WHAT HAS PROTECTED THE national consensus against same-sex marriage for the past 16 years is precisely that it was not a blue state vs. red state issue. Popular majorities defined marriage as a union between a man and a woman virtually everywhere. Same-sex marriage was possible only in a handful of easily isolated states where there was no check against judicial activism, hemmed in by federal law and 30 state defense-of-marriage acts. The old consensus will quickly unravel if same-sex marriage is democratically enacted in more liberal states on the two coasts while being democratically opposed everywhere in between.
The ensuing debate has the potential to make our long national conflict over abortion seem tame. “Say this for abortion: It’s a geographically specific event, and once it’s over, it’s over,” observed David Frum in his column for the Week. “By contrast, there’s nothing like marriage for generating unceasing litigation, with ramifications that are sure to cross state lines.” The potential for conflict is even greater given how unpredictable state and federal courts have been on the issue, and the fact that the Obama administration can hardly be depended on to defend the constitutionality of the existing federal law.
Supporters of same-sex marriage will try to use the courts to impose their will on states where gay nuptials cannot be enacted democratically. Opponents will redouble their efforts to push for a federal marriage amendment, which would overrule the will of the voters in states like Vermont. A scenario in which liberals on both ends of Pennsylvania Avenue try to gut the Defense of Marriage Act while courts overturn traditional marriage laws is easy to envision. It is much harder to see how a constitutional amendment against same-sex marriage could pass, since it went nowhere under President Bush and the Republican Congress.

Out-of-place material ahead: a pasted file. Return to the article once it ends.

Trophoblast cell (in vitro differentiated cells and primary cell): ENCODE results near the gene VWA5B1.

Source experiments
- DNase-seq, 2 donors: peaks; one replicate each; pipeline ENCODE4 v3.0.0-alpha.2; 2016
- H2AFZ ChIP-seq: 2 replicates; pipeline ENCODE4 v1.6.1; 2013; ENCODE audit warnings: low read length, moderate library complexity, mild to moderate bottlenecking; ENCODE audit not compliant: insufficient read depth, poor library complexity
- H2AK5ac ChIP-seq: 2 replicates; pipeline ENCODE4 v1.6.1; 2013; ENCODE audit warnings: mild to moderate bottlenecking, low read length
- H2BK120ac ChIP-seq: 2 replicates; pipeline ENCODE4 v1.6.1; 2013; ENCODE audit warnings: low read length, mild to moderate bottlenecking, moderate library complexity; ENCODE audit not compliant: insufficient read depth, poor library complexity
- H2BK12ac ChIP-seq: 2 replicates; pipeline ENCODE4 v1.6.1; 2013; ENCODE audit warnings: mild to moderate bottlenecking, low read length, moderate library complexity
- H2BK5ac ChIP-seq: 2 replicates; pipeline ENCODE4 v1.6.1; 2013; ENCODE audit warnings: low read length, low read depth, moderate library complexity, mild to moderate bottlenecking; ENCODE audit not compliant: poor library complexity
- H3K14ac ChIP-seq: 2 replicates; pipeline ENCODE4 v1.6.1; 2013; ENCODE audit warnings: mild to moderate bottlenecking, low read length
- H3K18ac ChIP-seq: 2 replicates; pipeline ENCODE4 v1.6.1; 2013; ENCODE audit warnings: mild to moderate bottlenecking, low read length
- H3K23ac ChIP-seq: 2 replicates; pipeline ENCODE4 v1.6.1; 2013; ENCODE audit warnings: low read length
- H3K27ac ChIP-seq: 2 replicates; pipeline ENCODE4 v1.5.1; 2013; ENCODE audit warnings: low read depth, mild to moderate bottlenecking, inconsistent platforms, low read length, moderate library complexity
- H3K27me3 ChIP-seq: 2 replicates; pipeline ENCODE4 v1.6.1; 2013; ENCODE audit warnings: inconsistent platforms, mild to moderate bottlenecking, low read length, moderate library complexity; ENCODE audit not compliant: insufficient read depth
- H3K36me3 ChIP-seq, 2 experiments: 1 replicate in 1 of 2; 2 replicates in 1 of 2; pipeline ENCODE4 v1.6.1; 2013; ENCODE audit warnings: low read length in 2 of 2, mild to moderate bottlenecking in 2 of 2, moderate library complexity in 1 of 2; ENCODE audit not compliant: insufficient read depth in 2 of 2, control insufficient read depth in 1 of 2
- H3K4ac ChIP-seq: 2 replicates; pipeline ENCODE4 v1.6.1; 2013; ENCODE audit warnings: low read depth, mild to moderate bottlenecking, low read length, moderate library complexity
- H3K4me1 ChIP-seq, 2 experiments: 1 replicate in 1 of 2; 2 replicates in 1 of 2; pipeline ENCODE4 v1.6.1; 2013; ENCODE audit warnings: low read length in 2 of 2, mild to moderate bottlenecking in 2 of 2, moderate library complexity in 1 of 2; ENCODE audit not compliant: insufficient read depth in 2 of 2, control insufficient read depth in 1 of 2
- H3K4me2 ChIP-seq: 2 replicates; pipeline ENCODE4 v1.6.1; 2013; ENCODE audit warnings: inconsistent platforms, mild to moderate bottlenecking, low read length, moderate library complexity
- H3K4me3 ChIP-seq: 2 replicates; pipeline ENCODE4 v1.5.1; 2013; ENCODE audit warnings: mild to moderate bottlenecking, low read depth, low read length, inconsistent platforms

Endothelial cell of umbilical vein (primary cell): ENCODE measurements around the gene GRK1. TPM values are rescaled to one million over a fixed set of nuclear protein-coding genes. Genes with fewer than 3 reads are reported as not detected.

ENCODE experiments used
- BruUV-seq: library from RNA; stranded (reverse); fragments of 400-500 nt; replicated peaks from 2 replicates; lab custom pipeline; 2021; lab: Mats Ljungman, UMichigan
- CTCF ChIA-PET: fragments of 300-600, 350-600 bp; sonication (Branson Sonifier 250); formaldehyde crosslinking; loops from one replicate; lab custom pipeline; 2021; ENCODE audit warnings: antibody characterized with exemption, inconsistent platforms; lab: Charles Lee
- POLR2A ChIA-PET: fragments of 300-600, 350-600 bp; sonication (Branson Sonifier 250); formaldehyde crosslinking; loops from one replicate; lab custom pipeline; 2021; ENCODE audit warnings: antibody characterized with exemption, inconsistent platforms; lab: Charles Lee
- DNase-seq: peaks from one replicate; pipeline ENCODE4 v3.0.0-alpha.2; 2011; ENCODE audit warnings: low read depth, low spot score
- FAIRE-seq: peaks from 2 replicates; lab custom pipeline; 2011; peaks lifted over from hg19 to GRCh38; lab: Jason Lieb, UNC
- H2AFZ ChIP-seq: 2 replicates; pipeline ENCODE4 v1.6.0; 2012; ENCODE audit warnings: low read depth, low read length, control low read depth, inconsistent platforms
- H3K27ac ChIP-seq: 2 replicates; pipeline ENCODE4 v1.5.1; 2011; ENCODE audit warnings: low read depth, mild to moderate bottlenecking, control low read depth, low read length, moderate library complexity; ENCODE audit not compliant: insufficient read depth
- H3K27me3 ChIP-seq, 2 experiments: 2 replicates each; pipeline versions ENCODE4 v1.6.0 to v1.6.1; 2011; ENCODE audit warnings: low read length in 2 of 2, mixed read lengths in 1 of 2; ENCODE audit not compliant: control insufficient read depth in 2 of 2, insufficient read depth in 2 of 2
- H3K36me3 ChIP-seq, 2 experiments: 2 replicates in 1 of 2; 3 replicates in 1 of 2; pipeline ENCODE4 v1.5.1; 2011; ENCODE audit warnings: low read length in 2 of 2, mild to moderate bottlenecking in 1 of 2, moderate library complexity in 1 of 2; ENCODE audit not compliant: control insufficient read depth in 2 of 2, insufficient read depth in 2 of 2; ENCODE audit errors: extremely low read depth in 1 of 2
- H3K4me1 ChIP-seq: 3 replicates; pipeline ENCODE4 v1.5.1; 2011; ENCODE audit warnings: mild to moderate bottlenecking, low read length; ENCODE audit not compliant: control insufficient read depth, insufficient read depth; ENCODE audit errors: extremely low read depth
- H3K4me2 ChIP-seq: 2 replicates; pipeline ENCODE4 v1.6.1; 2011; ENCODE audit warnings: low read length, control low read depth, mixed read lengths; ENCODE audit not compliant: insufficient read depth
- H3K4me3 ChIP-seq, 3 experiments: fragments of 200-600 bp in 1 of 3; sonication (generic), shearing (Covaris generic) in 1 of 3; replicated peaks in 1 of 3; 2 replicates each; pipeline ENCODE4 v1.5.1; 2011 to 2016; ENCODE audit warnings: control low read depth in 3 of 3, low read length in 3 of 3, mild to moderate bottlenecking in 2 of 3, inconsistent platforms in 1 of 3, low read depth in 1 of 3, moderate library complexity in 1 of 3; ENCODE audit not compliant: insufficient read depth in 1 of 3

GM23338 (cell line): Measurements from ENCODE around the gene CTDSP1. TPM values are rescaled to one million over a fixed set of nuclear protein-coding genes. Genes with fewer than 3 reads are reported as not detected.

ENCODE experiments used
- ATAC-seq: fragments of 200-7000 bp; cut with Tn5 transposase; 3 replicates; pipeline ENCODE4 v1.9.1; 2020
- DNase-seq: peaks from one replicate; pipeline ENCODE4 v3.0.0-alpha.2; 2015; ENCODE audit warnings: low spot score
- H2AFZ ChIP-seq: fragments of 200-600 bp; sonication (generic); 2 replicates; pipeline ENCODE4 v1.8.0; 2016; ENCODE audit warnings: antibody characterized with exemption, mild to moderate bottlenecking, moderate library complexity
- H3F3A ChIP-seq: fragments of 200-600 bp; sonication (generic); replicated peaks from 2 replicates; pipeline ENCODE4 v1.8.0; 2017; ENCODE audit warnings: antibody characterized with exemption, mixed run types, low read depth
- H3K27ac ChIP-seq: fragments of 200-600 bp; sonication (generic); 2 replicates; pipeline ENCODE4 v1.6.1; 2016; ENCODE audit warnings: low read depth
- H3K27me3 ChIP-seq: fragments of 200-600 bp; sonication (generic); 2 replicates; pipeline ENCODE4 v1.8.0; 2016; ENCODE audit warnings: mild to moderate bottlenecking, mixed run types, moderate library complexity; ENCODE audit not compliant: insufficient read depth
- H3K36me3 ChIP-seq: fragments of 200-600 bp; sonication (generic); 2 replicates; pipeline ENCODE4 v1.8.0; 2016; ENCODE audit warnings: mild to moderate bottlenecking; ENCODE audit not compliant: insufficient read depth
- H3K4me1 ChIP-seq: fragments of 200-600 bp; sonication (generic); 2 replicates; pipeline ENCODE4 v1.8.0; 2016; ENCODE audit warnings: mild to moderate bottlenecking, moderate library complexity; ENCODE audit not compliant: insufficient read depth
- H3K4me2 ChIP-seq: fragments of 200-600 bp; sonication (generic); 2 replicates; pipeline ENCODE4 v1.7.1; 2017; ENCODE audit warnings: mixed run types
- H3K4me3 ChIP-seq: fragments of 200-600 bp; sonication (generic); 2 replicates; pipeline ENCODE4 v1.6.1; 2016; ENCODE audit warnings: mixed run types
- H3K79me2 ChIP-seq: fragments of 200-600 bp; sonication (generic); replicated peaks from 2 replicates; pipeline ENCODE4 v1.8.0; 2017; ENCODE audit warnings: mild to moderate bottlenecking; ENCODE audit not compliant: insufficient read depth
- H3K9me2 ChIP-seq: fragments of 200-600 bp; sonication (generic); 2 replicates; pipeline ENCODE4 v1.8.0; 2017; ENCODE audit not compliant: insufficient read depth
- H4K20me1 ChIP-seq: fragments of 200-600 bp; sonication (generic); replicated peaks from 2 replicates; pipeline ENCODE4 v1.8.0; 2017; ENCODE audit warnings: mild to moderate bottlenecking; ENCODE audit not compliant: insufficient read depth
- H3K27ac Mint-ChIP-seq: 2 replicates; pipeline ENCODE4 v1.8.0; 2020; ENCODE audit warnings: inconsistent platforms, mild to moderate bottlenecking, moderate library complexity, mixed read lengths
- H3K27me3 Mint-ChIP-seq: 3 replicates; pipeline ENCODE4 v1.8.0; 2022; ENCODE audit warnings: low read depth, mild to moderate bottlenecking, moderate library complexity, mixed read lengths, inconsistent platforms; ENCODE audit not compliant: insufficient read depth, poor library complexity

In 2004, the House did pass the Marriage Protection Act, which would have stopped federal courts from imposing same-sex marriage by stripping them of all jurisdiction over the issue. The Bush administration said the president would sign the bill, but it stalled in the Senate. Its author, Rep. John Hostettler of Indiana, was swept out of Congress along with the GOP majorities in 2006. Social conservative groups might be reluctant to support a new version of the bill because it would not stop state judges, like those on the Iowa and Connecticut supreme courts, from issuing gay marriage rulings.
Gay marriage proponents sense that the momentum is on their side, with New York Times columnist Frank Rich sneering that even the sophisticated pro- marriage arguments of Princeton University’s Robert George and syndicated columnist Maggie Gallagher are merely “the bigots’ last hurrah.” The announcement that John McCain’s campaign manager supports same-sex marriage reveals that what passes for enlightened social commentary at the Times is on its way to becoming the bipartisan conventional wisdom. If social conservatives can’t adapt to the marriage debate’s new terrain, it will become the official history learned by their children.